Kamala Harris needs a message

Michael Greiner
5 min readJun 29, 2019
By Office of the Attorney General of California — https://web.archive.org/web/20111212153543/http://oag.ca.gov/news/photo-gallery/more-100-arrests-ca-undercover-gang-operation, Public Domain, https://commons.wikimedia.org/w/index.php?curid=65240470

She’s impressive, but nobody knows why she’s running

The big story to emerge from the Democratic debates last week was likely Kamala Harris. She far outshone candidates perceived to be much bigger stars than her, including Joe Biden and Bernie Sanders. And her takedown of Biden was epic.

This should not be surprising. Her announcement led to a flurry of enthusiasm for her candidacy, enthusiasm that slowly but surely died down. We saw the same thing after she embarrassed Attorney General William Barr with her questioning, an exchange that led her colleague and competing Presidential candidate Cory Booker to grin despite himself.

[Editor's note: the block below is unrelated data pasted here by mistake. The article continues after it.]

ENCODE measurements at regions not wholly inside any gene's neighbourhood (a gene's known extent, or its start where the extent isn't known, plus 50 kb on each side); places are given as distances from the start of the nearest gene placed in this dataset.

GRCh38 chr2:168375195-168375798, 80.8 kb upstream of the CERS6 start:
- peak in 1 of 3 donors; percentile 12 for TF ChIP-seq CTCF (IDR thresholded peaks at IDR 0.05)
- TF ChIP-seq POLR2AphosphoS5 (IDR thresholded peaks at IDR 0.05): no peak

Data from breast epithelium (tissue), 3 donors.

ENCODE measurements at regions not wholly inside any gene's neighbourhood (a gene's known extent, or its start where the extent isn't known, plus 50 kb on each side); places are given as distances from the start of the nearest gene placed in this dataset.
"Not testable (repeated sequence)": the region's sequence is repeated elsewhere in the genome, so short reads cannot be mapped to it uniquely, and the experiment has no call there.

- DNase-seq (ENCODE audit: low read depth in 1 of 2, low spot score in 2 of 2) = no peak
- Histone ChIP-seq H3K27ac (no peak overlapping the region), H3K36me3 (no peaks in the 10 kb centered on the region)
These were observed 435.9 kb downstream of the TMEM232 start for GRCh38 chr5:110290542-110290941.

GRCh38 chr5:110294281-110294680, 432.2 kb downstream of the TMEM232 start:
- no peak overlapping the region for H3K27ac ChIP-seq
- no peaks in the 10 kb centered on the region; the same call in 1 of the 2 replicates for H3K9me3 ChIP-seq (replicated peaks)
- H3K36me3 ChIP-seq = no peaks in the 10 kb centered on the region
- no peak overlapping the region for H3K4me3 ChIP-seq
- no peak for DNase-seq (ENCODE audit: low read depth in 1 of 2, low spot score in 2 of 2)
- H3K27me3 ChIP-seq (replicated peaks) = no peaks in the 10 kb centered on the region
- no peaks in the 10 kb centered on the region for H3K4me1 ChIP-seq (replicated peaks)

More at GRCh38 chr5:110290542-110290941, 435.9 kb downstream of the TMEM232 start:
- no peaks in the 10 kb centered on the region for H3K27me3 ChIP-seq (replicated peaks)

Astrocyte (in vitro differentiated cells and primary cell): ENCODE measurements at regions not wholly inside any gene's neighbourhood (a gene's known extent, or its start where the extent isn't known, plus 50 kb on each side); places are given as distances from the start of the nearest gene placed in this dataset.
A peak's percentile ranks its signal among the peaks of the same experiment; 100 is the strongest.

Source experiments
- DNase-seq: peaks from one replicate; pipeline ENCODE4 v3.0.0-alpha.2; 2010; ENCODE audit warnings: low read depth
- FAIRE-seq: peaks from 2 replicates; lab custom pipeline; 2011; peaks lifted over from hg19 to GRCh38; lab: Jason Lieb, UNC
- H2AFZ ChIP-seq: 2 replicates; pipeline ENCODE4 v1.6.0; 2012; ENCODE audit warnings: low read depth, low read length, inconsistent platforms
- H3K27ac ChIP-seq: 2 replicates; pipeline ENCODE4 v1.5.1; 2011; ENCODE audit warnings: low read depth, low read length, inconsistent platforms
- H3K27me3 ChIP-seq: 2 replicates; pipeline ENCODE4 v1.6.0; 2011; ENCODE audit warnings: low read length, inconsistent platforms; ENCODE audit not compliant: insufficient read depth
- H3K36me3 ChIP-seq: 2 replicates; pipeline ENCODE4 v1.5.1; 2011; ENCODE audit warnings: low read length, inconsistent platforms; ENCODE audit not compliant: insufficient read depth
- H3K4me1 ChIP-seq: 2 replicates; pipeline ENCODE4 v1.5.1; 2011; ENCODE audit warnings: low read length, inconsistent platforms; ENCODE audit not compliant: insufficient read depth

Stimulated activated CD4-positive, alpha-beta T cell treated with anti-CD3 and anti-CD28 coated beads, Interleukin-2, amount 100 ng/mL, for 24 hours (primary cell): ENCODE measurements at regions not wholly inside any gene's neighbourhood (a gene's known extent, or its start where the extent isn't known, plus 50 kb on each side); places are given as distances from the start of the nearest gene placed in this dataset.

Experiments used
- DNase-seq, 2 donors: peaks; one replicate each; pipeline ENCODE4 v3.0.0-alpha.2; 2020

Truly, in a debate setting, she is by far the most impressive Democratic candidate. So why is she not taking off the way Elizabeth Warren or Pete Buttitieg have been?

By The Circus on SHOWTIME — YouTube, CC BY 3.0, https://commons.wikimedia.org/w/index.php?curid=77040528

The difference is that they have a message. Elizabeth Warren is the candidate of substance, fighting for the little people against the entrenched corporate interests. Pete Buttitieg is fighting for the millennials whose future has been mortgaged by the baby boomers — what used to be called, appropriately, the “me” generation. These two candidates have a message. They stand for something. Just what does Kamala Harris stand for, though?

The most effective campaigns have always been the ones that had a strong message. Consider Ronald Reagan. In 1980, it was “are you better off now than you were four years ago?” Then in 1984, it was “morning in America.” With his spin doctor Michael Deaver and his background as an actor, this was a team that understood message.

In 1988, George H.W. Bush overcame a big deficit to Mike Dukakis by arguing that what people liked about Reagan, Bush was. But what people did not like about Reagan, Bush wasn’t. Remember “a kinder gentler America”? That’s what that was all…

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Michael Greiner

Mike is an Assistant Professor of Management for Legal and Ethical Studies at Oakland U. Mike combines his scholarship with practical experience in politics.